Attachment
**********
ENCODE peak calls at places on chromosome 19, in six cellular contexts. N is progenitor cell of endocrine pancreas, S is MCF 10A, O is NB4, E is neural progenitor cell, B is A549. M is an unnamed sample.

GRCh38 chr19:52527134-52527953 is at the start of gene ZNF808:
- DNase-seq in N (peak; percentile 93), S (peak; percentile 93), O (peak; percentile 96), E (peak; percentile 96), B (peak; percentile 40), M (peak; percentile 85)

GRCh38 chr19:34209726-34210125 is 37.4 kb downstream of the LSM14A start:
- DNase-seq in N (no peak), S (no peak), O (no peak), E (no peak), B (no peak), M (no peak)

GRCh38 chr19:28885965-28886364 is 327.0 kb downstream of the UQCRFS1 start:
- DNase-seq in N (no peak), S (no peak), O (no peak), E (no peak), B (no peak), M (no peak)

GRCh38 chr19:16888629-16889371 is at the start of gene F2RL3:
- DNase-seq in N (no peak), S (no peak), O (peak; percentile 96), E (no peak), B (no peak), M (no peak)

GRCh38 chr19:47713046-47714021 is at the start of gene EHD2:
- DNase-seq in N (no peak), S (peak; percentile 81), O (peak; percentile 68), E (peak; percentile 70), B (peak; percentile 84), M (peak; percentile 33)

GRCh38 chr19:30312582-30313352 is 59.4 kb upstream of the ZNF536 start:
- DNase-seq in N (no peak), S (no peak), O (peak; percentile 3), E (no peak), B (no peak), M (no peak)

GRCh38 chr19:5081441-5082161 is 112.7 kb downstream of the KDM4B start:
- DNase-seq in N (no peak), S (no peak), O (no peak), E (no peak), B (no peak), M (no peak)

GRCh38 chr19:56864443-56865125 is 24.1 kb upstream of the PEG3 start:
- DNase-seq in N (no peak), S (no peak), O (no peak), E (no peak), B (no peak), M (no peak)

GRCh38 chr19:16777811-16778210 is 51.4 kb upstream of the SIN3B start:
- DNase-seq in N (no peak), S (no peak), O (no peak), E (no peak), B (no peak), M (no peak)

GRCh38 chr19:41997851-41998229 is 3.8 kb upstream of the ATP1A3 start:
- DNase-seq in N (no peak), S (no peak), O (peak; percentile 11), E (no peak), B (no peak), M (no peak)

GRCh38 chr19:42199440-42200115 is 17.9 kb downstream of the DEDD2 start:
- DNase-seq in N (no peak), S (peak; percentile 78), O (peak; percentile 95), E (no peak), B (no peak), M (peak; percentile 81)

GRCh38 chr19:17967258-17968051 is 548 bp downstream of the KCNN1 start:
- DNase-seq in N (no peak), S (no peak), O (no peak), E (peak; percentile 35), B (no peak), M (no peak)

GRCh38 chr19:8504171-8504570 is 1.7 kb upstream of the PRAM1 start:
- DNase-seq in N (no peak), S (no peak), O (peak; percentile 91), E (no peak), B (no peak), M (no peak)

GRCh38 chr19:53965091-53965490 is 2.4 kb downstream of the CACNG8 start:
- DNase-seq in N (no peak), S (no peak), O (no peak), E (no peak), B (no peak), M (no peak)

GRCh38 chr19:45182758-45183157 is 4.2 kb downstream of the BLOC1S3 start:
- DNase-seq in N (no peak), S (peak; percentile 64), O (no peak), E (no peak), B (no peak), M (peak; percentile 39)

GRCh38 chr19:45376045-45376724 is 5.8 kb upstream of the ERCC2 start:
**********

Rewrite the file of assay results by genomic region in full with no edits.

ENCODE peak calls at places on chromosome 19, in six cellular contexts. N is progenitor cell of endocrine pancreas, S is MCF 10A, O is NB4, E is neural progenitor cell, B is A549. M is an unnamed sample.

GRCh38 chr19:52527134-52527953 is at the start of gene ZNF808:
- DNase-seq in N (peak; percentile 93), S (peak; percentile 93), O (peak; percentile 96), E (peak; percentile 96), B (peak; percentile 40), M (peak; percentile 85)

GRCh38 chr19:34209726-34210125 is 37.4 kb downstream of the LSM14A start:
- DNase-seq in N (no peak), S (no peak), O (no peak), E (no peak), B (no peak), M (no peak)

GRCh38 chr19:28885965-28886364 is 327.0 kb downstream of the UQCRFS1 start:
- DNase-seq in N (no peak), S (no peak), O (no peak), E (no peak), B (no peak), M (no peak)

GRCh38 chr19:16888629-16889371 is at the start of gene F2RL3:
- DNase-seq in N (no peak), S (no peak), O (peak; percentile 96), E (no peak), B (no peak), M (no peak)

GRCh38 chr19:47713046-47714021 is at the start of gene EHD2:
- DNase-seq in N (no peak), S (peak; percentile 81), O (peak; percentile 68), E (peak; percentile 70), B (peak; percentile 84), M (peak; percentile 33)

GRCh38 chr19:30312582-30313352 is 59.4 kb upstream of the ZNF536 start:
- DNase-seq in N (no peak), S (no peak), O (peak; percentile 3), E (no peak), B (no peak), M (no peak)

GRCh38 chr19:5081441-5082161 is 112.7 kb downstream of the KDM4B start:
- DNase-seq in N (no peak), S (no peak), O (no peak), E (no peak), B (no peak), M (no peak)

GRCh38 chr19:56864443-56865125 is 24.1 kb upstream of the PEG3 start:
- DNase-seq in N (no peak), S (no peak), O (no peak), E (no peak), B (no peak), M (no peak)

GRCh38 chr19:16777811-16778210 is 51.4 kb upstream of the SIN3B start:
- DNase-seq in N (no peak), S (no peak), O (no peak), E (no peak), B (no peak), M (no peak)

GRCh38 chr19:41997851-41998229 is 3.8 kb upstream of the ATP1A3 start:
- DNase-seq in N (no peak), S (no peak), O (peak; percentile 11), E (no peak), B (no peak), M (no peak)

GRCh38 chr19:42199440-42200115 is 17.9 kb downstream of the DEDD2 start:
- DNase-seq in N (no peak), S (peak; percentile 78), O (peak; percentile 95), E (no peak), B (no peak), M (peak; percentile 81)

GRCh38 chr19:17967258-17968051 is 548 bp downstream of the KCNN1 start:
- DNase-seq in N (no peak), S (no peak), O (no peak), E (peak; percentile 35), B (no peak), M (no peak)

GRCh38 chr19:8504171-8504570 is 1.7 kb upstream of the PRAM1 start:
- DNase-seq in N (no peak), S (no peak), O (peak; percentile 91), E (no peak), B (no peak), M (no peak)

GRCh38 chr19:53965091-53965490 is 2.4 kb downstream of the CACNG8 start:
- DNase-seq in N (no peak), S (no peak), O (no peak), E (no peak), B (no peak), M (no peak)

GRCh38 chr19:45182758-45183157 is 4.2 kb downstream of the BLOC1S3 start:
- DNase-seq in N (no peak), S (peak; percentile 64), O (no peak), E (no peak), B (no peak), M (peak; percentile 39)

GRCh38 chr19:45376045-45376724 is 5.8 kb upstream of the ERCC2 start: